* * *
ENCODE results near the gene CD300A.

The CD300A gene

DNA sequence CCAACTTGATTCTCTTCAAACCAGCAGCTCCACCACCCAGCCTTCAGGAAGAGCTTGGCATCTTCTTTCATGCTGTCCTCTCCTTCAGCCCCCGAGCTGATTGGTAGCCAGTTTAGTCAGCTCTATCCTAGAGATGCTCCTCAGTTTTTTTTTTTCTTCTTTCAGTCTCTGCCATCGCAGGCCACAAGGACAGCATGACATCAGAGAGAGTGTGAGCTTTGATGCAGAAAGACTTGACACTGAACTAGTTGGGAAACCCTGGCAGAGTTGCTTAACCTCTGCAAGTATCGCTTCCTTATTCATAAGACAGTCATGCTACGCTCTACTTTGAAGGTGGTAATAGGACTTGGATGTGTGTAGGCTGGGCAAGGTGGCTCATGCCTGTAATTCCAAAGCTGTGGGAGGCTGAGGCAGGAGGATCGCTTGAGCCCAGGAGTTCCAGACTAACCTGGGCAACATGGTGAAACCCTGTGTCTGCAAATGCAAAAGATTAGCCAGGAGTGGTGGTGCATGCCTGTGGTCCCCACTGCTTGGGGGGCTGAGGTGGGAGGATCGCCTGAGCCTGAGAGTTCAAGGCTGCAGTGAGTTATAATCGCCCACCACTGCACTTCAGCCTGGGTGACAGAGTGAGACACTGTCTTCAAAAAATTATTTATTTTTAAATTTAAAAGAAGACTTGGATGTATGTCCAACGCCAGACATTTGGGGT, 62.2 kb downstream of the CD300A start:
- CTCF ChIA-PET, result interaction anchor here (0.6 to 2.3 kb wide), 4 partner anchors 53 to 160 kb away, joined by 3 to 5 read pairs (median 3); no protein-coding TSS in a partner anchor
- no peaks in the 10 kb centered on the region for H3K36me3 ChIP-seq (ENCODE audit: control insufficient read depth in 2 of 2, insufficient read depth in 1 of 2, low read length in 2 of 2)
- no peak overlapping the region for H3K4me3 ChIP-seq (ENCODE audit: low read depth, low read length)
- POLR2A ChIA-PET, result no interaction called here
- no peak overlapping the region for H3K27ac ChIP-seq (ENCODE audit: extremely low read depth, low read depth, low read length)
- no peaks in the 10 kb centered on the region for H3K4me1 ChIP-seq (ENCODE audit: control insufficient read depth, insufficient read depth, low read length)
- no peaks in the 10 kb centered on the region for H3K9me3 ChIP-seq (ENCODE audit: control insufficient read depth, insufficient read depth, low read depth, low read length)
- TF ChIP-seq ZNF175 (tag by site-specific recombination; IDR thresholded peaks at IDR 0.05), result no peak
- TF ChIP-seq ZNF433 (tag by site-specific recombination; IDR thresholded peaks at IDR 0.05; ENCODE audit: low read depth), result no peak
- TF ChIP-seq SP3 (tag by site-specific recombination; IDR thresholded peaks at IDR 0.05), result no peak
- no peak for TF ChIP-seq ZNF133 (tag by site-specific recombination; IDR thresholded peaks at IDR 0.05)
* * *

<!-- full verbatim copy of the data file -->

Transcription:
ENCODE results near the gene CD300A.

The CD300A gene

DNA sequence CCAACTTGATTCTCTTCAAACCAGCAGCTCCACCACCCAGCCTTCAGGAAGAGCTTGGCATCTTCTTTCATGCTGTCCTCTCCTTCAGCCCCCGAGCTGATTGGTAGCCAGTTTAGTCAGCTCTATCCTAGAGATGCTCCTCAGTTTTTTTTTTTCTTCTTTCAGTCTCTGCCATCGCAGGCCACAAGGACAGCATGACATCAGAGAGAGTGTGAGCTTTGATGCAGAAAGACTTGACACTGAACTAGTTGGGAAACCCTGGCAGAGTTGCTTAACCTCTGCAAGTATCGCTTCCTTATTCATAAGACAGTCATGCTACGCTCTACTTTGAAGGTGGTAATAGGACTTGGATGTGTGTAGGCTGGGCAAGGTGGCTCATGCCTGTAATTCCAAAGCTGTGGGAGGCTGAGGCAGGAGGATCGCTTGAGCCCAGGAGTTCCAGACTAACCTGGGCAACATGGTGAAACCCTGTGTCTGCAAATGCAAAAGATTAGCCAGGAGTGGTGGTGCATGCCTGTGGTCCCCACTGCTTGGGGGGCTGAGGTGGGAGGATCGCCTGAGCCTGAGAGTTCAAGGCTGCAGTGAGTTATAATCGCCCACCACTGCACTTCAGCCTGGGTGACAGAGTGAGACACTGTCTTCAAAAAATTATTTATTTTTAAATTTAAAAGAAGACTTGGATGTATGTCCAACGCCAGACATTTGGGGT, 62.2 kb downstream of the CD300A start:
- CTCF ChIA-PET, result interaction anchor here (0.6 to 2.3 kb wide), 4 partner anchors 53 to 160 kb away, joined by 3 to 5 read pairs (median 3); no protein-coding TSS in a partner anchor
- no peaks in the 10 kb centered on the region for H3K36me3 ChIP-seq (ENCODE audit: control insufficient read depth in 2 of 2, insufficient read depth in 1 of 2, low read length in 2 of 2)
- no peak overlapping the region for H3K4me3 ChIP-seq (ENCODE audit: low read depth, low read length)
- POLR2A ChIA-PET, result no interaction called here
- no peak overlapping the region for H3K27ac ChIP-seq (ENCODE audit: extremely low read depth, low read depth, low read length)
- no peaks in the 10 kb centered on the region for H3K4me1 ChIP-seq (ENCODE audit: control insufficient read depth, insufficient read depth, low read length)
- no peaks in the 10 kb centered on the region for H3K9me3 ChIP-seq (ENCODE audit: control insufficient read depth, insufficient read depth, low read depth, low read length)
- TF ChIP-seq ZNF175 (tag by site-specific recombination; IDR thresholded peaks at IDR 0.05), result no peak
- TF ChIP-seq ZNF433 (tag by site-specific recombination; IDR thresholded peaks at IDR 0.05; ENCODE audit: low read depth), result no peak
- TF ChIP-seq SP3 (tag by site-specific recombination; IDR thresholded peaks at IDR 0.05), result no peak
- no peak for TF ChIP-seq ZNF133 (tag by site-specific recombination; IDR thresholded peaks at IDR 0.05)